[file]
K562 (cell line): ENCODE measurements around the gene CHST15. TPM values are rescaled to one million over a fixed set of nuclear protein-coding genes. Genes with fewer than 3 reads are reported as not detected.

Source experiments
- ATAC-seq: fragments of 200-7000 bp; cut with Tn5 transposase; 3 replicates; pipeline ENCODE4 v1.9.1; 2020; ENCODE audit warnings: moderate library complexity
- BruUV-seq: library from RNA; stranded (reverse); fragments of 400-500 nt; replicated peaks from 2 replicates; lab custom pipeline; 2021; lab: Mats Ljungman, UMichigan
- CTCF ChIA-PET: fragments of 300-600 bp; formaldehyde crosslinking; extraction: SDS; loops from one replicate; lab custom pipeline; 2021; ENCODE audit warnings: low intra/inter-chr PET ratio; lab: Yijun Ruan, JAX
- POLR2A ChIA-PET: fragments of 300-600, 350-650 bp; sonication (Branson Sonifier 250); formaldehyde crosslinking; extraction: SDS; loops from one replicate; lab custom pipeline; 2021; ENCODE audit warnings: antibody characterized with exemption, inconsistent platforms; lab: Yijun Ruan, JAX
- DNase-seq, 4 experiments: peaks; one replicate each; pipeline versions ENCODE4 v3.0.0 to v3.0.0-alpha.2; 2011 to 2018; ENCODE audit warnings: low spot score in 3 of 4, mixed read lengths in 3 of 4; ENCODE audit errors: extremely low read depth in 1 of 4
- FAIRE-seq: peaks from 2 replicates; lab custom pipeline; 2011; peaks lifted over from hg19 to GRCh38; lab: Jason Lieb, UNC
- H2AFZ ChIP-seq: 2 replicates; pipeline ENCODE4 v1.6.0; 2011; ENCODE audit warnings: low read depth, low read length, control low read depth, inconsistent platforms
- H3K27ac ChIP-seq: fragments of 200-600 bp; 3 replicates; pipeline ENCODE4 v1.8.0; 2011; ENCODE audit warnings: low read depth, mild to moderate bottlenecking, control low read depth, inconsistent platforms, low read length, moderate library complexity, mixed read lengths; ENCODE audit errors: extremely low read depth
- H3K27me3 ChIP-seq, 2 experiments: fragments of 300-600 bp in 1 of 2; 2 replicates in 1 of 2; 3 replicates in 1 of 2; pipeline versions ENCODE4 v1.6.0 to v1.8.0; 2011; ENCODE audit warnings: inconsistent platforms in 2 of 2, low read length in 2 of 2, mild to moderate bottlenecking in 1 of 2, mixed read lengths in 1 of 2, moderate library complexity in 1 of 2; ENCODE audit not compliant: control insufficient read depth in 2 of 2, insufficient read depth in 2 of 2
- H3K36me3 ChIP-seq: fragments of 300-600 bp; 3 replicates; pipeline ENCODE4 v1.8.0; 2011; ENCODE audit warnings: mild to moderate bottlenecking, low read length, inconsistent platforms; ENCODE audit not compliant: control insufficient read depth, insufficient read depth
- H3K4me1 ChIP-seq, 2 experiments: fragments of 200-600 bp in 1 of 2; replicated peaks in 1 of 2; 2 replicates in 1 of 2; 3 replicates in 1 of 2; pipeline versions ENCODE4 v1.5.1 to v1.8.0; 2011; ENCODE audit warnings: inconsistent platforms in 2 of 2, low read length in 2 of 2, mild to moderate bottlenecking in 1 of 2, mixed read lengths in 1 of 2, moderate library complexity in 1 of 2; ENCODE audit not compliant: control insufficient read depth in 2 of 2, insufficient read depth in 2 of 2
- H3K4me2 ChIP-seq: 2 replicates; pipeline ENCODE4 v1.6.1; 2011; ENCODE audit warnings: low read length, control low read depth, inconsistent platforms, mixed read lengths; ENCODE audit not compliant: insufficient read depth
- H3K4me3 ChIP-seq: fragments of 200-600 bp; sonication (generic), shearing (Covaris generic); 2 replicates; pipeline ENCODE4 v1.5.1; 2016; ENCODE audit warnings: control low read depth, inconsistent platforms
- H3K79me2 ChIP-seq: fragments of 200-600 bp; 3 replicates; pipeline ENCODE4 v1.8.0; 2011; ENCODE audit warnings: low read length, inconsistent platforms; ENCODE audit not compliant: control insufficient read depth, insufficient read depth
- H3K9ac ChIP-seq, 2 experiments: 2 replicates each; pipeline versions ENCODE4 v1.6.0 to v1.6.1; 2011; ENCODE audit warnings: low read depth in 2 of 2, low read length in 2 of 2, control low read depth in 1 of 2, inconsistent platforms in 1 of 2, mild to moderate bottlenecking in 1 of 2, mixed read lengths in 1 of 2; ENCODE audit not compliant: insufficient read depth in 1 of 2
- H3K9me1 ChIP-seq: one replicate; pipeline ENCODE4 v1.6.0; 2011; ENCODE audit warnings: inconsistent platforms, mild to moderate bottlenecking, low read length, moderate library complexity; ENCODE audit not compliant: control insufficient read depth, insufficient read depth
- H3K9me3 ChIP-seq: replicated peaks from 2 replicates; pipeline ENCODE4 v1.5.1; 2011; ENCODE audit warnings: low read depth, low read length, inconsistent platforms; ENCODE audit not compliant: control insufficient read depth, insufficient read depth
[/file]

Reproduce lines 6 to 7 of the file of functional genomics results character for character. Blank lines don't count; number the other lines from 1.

- POLR2A ChIA-PET: fragments of 300-600, 350-650 bp; sonication (Branson Sonifier 250); formaldehyde crosslinking; extraction: SDS; loops from one replicate; lab custom pipeline; 2021; ENCODE audit warnings: antibody characterized with exemption, inconsistent platforms; lab: Yijun Ruan, JAX
- DNase-seq, 4 experiments: peaks; one replicate each; pipeline versions ENCODE4 v3.0.0 to v3.0.0-alpha.2; 2011 to 2018; ENCODE audit warnings: low spot score in 3 of 4, mixed read lengths in 3 of 4; ENCODE audit errors: extremely low read depth in 1 of 4